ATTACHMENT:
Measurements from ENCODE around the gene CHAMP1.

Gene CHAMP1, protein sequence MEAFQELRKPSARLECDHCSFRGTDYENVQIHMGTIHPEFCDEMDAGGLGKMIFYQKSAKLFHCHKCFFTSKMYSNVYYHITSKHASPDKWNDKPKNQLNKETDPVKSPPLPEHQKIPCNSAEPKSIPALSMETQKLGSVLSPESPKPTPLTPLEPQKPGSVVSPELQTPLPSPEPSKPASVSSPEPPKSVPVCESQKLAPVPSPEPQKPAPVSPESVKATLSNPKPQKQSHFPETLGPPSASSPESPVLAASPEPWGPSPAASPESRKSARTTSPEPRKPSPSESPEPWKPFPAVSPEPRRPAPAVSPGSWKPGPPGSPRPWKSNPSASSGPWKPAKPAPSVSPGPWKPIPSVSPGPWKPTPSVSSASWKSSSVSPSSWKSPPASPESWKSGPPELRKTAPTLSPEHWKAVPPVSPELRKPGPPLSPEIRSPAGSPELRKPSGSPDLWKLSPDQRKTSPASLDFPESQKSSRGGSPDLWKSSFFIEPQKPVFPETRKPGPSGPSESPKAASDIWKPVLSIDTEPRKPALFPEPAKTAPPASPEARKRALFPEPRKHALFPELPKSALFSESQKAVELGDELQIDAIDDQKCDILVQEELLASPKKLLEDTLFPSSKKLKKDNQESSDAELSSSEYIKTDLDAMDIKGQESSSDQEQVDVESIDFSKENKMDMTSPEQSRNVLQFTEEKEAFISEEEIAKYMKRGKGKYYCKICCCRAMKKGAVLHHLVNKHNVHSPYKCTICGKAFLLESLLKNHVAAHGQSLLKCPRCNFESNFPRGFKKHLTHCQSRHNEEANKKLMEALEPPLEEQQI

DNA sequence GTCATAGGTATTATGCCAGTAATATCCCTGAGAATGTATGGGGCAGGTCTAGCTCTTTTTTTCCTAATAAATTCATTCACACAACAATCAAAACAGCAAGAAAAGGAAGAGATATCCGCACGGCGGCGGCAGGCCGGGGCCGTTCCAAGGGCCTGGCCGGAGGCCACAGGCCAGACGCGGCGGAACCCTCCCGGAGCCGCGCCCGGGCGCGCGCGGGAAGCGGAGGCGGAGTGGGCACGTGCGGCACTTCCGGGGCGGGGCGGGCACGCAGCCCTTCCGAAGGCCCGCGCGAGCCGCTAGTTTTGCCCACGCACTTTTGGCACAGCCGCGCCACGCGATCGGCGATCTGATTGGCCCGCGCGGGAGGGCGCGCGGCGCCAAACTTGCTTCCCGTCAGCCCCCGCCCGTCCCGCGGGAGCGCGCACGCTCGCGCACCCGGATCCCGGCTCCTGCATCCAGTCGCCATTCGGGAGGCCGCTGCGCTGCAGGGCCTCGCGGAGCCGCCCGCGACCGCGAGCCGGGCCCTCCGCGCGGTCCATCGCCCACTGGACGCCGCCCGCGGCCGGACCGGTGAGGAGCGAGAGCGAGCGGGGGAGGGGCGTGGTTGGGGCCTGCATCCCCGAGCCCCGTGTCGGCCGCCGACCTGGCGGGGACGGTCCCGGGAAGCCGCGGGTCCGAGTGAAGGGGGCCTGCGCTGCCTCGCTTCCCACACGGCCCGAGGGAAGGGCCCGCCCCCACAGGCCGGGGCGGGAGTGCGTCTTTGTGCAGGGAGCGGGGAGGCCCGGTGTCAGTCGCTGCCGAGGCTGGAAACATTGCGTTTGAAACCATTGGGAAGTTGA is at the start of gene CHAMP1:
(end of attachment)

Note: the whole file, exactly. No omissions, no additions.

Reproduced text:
Measurements from ENCODE around the gene CHAMP1.

Gene CHAMP1, protein sequence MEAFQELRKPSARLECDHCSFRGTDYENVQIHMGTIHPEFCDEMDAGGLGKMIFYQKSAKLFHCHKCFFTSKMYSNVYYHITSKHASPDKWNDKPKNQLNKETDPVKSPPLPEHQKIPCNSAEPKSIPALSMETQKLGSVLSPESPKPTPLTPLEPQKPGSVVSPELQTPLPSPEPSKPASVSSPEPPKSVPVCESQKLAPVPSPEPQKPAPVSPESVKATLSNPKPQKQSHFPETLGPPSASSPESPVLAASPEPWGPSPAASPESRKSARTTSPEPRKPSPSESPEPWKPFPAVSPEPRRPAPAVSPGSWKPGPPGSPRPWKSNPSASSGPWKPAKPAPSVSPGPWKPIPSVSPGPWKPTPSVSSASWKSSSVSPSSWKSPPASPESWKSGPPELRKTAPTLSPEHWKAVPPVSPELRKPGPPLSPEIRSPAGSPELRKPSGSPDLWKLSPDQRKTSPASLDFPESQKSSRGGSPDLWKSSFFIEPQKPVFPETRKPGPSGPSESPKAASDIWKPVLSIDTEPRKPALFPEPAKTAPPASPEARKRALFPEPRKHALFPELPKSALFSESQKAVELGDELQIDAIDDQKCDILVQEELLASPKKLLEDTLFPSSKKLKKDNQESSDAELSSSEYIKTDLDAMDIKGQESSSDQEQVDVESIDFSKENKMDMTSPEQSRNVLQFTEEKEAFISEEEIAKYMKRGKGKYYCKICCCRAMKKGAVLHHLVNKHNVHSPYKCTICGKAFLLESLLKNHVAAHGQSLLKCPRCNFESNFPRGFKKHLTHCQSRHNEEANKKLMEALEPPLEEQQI

DNA sequence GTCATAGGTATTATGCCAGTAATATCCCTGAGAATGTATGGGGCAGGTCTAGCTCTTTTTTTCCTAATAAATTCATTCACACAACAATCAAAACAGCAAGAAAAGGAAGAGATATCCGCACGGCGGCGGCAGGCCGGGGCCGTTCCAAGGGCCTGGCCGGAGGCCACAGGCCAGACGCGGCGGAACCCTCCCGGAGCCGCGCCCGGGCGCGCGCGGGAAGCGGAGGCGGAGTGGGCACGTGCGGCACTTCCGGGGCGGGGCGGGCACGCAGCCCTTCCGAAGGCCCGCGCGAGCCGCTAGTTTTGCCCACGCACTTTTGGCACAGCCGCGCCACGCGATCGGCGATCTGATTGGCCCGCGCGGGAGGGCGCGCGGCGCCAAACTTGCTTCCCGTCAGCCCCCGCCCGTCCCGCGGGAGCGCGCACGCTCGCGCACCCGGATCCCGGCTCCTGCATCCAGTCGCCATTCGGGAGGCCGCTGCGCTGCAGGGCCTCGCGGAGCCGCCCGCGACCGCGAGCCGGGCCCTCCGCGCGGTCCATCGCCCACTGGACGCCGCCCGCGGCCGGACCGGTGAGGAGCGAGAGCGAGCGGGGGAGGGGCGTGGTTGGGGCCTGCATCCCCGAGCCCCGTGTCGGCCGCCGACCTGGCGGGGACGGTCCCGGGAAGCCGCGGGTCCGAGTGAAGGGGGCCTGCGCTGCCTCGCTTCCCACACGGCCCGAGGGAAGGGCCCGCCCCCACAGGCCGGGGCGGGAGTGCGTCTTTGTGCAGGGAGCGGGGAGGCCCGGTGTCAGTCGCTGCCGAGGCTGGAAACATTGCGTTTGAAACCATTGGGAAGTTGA is at the start of gene CHAMP1: